2. Meanwhile, make the filling: Combine the sugar, dark brown sugar, pecans, walnuts, raisins, cinnamon, salt, and cloves in a large bowl; stir to combine. Stir in the maple syrup. Set filling aside.

3. Punch the dough down and turn it out onto a heavily floured surface. Gently knead the dough until it's no longer sticky, adding more flour as necessary, about 1 minute. Using a floured rolling pin, roll the dough into a 10" x 10" square. In a small bowl, beat the cream cheese with a rubber spatula until it's smooth and spreadable. Spread the cream cheese evenly over the dough square; then fold square into thirds as you would fold a letter to fit it into an envelope. Take the open ends of the resulting rectangle and fold into thirds again, to make a smaller dough square. Invert the dough so that the seam is face down and, using the rolling pin, gently roll into a 10" x 20" rectangle.

4. Turn the dough so that the short sides are parallel to you. Brush the top of the dough with half of the melted butter. Drizzle the reserved filling over the dough, leaving a 1" border at the edge farthest away from you. Lightly press the filling into the dough. Using your hands, lift up the bottom edge of the dough and roll it forward into a tight cylinder. Place dough cylinder, seam side down, on a cutting board and, using a thin, sharp knife, trim off the ends; cut cylinder crosswise into 8 equal-size slices. Nestle the slices, cut sides up and evenly spaced from one another, into a buttered 9" x 13" light-colored metal baking pan. Cover pan with plastic wrap and set aside in a warm place to let rise for 2 hours. (Alternatively, the rolls may be refrigerated overnight.)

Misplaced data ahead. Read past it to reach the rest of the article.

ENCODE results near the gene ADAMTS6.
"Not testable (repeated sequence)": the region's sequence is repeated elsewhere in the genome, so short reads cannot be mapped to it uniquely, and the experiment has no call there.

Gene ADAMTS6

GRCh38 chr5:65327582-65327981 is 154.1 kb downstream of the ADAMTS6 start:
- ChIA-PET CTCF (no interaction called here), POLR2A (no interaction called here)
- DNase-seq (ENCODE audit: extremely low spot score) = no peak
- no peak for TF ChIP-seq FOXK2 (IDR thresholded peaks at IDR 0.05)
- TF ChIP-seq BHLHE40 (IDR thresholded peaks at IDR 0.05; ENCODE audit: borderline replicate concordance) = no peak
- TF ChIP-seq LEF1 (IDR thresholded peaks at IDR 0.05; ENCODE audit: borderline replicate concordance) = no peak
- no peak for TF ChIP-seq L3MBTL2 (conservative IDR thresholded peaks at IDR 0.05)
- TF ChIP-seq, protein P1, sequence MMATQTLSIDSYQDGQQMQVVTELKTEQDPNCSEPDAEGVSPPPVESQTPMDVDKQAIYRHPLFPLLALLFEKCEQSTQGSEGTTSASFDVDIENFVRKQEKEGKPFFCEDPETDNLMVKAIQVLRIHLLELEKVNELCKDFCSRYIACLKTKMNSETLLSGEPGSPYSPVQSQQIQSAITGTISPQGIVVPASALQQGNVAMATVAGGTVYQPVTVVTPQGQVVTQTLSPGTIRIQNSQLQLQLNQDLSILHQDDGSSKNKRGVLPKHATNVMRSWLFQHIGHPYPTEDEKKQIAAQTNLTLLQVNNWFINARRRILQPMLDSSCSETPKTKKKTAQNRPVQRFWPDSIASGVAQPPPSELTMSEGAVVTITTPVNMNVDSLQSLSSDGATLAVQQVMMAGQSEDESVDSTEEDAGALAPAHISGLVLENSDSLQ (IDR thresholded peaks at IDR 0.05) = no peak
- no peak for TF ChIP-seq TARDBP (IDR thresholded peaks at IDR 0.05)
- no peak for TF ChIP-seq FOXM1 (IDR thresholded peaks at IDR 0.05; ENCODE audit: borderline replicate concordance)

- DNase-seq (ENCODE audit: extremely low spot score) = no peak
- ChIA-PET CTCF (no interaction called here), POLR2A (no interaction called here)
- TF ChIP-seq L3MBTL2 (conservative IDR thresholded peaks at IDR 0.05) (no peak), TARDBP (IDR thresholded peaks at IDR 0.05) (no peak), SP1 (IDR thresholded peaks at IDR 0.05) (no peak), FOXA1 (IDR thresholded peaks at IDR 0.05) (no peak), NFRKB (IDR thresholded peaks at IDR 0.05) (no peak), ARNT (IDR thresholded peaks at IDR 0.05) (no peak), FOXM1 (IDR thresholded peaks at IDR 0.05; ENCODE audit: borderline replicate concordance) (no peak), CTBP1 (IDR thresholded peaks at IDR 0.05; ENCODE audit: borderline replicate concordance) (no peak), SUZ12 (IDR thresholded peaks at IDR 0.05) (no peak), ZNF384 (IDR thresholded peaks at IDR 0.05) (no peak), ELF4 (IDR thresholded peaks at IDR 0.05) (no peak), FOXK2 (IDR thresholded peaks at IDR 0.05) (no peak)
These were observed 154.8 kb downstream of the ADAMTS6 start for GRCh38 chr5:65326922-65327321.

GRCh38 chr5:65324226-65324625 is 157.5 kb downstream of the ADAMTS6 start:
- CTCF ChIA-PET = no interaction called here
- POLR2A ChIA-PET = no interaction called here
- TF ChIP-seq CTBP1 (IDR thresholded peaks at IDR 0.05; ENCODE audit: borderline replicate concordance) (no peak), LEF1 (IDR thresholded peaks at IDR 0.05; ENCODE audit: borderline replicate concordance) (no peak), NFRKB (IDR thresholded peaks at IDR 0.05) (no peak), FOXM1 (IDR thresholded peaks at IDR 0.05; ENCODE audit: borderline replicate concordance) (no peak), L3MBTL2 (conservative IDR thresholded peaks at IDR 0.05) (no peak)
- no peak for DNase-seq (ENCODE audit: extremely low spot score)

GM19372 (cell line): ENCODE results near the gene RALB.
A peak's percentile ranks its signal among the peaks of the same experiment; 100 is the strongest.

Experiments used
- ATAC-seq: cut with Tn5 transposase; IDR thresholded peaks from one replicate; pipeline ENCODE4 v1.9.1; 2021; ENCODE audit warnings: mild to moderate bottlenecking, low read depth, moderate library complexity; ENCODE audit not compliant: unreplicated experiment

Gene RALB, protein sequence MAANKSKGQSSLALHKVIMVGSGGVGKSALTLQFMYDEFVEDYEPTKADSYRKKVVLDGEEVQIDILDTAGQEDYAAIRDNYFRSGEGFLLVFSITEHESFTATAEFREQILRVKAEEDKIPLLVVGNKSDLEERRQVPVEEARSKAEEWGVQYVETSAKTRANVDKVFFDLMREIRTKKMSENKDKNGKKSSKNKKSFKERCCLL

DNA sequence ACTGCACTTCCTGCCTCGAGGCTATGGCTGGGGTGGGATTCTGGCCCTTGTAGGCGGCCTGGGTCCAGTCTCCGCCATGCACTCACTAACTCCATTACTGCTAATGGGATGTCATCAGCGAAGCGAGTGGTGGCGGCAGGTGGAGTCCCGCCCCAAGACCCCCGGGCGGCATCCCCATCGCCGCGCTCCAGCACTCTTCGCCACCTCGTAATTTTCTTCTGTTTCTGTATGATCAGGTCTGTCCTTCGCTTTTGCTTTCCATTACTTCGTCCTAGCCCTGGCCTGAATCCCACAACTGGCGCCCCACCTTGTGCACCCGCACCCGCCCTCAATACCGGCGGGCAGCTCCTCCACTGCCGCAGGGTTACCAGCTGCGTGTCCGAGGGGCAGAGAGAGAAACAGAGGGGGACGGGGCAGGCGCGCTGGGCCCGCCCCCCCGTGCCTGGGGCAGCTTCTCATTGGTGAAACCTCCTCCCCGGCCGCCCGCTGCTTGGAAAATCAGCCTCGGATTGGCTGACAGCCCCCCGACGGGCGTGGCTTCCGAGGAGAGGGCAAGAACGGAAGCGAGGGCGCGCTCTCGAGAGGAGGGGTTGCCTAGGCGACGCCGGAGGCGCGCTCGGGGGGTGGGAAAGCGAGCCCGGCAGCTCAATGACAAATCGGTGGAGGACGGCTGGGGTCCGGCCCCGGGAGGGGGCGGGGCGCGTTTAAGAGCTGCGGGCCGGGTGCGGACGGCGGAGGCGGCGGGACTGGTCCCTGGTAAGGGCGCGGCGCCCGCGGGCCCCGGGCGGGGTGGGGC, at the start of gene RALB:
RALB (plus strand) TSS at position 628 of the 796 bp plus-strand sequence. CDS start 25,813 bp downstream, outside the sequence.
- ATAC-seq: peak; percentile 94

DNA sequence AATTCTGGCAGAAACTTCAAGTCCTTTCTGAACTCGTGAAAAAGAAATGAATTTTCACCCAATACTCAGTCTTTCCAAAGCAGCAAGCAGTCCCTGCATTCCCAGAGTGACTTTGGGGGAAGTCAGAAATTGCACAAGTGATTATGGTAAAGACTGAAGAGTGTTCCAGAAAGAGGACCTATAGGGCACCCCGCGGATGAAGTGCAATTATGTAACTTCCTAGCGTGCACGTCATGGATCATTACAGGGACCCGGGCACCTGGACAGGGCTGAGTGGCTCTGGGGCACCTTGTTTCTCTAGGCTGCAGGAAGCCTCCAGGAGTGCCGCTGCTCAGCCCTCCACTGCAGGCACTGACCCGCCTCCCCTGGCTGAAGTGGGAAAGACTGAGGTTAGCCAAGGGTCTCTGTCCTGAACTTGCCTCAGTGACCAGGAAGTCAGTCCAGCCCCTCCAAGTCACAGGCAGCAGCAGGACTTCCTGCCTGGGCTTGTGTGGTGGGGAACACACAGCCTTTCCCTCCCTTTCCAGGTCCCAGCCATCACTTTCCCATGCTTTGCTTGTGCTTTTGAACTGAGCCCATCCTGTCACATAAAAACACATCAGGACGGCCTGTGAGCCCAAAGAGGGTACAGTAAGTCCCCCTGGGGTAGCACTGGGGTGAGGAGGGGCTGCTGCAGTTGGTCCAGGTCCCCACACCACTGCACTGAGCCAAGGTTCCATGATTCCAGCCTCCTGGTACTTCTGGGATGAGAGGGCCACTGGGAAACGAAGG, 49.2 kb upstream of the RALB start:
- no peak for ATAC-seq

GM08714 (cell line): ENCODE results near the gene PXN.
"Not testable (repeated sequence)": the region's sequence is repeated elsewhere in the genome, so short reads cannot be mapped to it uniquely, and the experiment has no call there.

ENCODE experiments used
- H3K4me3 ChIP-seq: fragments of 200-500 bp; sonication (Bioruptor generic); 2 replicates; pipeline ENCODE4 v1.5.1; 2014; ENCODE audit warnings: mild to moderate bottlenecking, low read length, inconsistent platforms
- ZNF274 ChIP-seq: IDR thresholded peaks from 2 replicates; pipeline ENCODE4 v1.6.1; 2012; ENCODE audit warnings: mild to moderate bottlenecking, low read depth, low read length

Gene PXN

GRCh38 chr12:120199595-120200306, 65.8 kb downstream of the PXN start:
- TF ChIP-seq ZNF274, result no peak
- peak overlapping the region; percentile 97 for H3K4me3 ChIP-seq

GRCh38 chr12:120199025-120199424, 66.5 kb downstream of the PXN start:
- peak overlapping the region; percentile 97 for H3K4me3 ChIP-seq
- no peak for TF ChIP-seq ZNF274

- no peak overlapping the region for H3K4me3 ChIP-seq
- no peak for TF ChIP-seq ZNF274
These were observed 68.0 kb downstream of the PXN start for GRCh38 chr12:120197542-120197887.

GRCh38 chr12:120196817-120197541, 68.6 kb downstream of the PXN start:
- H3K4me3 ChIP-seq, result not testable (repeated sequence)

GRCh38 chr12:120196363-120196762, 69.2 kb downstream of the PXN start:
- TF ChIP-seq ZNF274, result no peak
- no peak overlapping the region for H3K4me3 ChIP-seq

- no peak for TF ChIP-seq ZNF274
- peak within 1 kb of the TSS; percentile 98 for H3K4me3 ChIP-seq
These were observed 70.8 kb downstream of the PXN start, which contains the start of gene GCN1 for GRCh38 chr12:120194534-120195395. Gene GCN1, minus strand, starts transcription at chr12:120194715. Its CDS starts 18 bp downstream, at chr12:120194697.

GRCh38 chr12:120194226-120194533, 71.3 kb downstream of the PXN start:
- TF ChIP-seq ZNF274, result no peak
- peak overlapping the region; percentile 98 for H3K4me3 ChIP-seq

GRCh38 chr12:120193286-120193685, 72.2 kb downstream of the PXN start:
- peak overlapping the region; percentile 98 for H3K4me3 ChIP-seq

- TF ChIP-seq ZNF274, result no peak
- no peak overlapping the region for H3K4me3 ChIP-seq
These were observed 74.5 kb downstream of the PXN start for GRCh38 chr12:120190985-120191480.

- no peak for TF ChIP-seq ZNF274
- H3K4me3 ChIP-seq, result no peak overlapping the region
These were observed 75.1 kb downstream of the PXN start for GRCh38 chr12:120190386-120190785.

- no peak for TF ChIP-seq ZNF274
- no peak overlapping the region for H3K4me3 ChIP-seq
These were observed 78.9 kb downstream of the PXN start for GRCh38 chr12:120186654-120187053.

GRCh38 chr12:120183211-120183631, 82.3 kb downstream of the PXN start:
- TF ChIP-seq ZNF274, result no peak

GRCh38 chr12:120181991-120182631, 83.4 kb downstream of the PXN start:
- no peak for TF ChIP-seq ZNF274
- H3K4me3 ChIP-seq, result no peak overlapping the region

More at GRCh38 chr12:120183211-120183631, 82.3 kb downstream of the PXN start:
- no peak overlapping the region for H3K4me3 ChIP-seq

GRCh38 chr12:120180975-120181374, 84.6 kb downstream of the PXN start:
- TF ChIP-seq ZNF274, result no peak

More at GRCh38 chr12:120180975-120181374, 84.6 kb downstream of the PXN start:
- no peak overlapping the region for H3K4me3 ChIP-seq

5. Heat oven to 375°. Uncover the rolls. (If refrigerated, let them sit at room temperature for 15 minutes.) Bake until golden brown and a toothpick inserted in the center of the rolls comes out clean, about 30 minutes.

6. Make the icing: While the rolls are baking, whisk together the sugar and buttermilk in a small bowl until smooth.

7. Transfer the pan of cinnamon rolls to a cooling rack; brush with remaining melted butter. Let cool for 5 minutes. Dip the tines of a fork into the icing and drizzle all over the rolls. Serve immediately.